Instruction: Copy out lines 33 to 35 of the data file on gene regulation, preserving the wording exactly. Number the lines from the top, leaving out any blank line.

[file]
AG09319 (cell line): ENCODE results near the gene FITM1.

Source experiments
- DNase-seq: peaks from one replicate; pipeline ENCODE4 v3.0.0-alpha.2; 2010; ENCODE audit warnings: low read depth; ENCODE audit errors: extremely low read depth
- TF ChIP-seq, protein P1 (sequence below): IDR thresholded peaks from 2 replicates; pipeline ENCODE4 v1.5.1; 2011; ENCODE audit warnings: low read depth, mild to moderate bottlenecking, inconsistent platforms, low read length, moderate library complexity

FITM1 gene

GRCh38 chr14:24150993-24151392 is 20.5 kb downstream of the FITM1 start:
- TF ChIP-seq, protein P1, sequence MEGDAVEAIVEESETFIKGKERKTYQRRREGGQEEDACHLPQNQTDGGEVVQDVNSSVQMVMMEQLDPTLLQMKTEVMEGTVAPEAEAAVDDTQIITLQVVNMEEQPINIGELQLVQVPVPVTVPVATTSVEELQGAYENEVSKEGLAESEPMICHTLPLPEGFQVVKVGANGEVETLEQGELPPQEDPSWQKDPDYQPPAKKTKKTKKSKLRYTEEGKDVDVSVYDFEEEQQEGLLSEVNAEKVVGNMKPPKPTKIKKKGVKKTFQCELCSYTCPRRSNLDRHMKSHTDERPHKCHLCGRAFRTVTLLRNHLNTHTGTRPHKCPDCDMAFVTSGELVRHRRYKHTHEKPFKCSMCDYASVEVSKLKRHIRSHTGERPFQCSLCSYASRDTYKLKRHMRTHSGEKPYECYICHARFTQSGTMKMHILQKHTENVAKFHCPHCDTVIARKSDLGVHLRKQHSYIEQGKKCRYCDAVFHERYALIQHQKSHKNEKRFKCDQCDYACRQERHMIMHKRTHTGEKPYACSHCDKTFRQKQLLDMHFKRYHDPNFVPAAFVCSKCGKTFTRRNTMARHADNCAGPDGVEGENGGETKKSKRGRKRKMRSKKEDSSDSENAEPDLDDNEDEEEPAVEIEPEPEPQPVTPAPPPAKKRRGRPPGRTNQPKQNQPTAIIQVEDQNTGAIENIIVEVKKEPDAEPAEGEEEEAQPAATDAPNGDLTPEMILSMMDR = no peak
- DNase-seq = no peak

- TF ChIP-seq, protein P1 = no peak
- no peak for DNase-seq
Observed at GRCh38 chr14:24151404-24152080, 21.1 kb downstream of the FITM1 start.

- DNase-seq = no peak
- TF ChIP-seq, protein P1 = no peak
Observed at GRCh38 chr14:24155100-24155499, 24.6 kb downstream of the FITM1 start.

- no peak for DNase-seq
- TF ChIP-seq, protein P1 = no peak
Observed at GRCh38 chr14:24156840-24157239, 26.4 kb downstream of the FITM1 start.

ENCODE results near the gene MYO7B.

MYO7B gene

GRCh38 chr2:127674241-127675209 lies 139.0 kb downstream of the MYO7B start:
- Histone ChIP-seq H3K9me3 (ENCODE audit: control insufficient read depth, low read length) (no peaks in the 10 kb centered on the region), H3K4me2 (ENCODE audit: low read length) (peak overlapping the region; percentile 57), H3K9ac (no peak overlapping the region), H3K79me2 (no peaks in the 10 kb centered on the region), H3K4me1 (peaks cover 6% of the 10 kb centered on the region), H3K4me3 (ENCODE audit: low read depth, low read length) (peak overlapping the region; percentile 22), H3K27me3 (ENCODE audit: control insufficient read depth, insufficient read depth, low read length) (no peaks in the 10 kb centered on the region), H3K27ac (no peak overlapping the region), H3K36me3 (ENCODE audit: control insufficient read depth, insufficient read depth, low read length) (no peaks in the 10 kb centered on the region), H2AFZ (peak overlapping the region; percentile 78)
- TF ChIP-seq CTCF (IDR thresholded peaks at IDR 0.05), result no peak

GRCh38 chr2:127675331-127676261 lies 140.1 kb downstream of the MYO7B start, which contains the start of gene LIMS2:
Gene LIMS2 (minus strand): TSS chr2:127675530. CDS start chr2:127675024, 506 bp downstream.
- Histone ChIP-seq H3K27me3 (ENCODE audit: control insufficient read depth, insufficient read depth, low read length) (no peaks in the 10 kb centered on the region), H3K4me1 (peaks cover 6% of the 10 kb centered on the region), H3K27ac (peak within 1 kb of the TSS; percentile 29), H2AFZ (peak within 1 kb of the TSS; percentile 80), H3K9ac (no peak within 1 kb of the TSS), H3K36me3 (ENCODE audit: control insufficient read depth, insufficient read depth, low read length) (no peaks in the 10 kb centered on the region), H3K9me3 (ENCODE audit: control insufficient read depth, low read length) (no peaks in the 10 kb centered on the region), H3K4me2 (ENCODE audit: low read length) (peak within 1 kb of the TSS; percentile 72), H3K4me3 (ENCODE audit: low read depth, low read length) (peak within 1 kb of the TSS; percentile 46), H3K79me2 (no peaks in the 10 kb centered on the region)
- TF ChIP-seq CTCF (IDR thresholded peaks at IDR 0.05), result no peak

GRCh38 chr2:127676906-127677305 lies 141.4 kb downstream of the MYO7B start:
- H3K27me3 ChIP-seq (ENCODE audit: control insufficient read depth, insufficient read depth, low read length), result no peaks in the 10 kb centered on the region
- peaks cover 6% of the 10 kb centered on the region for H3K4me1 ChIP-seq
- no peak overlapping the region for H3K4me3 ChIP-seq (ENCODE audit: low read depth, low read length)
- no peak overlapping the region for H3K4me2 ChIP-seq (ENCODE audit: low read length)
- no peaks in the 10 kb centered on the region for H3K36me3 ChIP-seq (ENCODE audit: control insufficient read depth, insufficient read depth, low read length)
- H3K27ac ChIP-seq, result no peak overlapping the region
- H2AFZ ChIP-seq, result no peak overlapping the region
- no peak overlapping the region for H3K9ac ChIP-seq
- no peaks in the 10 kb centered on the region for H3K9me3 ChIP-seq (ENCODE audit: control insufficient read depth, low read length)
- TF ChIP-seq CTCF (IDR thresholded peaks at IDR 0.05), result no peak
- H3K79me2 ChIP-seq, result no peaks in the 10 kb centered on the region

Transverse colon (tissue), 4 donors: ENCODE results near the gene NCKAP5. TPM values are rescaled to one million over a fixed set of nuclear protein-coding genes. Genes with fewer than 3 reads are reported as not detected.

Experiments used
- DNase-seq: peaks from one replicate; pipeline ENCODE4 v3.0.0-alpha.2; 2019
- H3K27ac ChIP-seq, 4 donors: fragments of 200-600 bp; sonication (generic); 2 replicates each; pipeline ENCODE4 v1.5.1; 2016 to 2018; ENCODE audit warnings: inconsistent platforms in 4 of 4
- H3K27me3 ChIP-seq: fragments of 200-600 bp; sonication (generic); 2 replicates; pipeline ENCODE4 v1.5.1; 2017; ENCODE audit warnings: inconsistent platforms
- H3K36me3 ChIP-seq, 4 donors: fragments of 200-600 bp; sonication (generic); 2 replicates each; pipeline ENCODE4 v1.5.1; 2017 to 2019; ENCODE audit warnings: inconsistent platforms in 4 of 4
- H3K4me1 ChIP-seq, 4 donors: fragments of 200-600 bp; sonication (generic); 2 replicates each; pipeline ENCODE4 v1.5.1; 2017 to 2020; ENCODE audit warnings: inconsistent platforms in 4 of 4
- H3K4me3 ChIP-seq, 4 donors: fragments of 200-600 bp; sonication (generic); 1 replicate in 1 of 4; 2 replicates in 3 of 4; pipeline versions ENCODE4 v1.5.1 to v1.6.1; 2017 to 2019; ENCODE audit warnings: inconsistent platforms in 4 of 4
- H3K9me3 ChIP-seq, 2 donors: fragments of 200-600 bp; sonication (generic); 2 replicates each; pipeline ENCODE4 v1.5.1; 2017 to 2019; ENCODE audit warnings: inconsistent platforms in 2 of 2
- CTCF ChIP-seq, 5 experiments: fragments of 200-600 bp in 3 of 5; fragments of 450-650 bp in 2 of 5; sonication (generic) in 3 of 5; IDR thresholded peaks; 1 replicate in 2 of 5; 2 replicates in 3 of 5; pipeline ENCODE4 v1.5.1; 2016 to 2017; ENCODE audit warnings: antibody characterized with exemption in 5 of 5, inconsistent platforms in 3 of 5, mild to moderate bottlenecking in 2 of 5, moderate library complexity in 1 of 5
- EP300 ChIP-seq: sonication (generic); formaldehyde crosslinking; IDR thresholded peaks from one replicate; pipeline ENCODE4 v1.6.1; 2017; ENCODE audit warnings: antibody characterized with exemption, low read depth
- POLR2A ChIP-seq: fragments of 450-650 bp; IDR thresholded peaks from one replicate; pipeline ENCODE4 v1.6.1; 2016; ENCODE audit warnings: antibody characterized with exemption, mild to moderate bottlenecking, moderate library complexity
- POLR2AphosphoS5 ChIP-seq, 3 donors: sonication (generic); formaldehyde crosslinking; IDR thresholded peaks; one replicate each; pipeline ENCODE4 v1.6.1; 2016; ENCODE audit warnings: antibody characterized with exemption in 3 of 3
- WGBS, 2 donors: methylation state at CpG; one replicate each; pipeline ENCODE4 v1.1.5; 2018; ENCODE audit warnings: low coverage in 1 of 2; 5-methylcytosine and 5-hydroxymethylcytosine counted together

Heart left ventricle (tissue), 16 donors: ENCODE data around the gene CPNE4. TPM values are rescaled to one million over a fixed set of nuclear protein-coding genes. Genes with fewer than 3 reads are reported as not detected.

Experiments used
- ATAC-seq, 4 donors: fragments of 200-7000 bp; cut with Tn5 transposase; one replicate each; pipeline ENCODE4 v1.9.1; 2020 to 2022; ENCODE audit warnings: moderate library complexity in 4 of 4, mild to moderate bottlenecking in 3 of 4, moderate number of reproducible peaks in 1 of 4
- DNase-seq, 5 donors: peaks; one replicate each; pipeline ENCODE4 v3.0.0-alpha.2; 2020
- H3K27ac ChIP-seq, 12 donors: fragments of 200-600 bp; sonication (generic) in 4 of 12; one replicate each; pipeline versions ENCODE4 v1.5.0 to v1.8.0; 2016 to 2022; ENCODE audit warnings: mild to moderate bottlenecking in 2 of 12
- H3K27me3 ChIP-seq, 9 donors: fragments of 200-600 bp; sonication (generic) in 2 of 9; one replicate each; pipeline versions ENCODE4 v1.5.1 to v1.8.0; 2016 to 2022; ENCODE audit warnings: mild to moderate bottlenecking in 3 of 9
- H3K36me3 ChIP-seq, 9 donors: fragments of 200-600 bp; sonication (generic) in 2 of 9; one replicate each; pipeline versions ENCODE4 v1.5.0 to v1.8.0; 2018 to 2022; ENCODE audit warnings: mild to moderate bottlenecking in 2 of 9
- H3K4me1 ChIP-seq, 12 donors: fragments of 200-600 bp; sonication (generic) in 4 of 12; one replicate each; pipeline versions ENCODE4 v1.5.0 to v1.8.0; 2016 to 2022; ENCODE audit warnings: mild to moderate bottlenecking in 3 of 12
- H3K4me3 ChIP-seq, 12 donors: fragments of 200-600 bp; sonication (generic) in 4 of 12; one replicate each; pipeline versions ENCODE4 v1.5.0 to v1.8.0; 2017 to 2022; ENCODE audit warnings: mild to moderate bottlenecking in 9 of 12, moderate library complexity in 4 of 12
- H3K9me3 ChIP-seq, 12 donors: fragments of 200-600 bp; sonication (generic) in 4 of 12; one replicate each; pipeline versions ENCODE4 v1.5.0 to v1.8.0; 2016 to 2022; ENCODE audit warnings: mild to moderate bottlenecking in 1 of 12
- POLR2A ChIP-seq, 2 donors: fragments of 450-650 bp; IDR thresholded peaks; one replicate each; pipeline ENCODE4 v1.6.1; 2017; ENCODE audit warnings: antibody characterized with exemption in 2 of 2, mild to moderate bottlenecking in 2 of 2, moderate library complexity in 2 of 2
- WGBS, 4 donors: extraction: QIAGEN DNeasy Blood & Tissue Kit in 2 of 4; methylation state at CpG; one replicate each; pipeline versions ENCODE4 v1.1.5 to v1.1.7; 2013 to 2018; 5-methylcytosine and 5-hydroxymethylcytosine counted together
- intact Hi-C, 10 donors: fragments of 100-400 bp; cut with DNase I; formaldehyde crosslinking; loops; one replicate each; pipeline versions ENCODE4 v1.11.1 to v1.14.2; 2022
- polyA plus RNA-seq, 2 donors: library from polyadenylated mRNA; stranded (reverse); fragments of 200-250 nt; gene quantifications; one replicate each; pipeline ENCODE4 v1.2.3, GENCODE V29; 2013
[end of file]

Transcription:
- H3K27ac ChIP-seq, result no peak overlapping the region
- H2AFZ ChIP-seq, result no peak overlapping the region
- no peak overlapping the region for H3K9ac ChIP-seq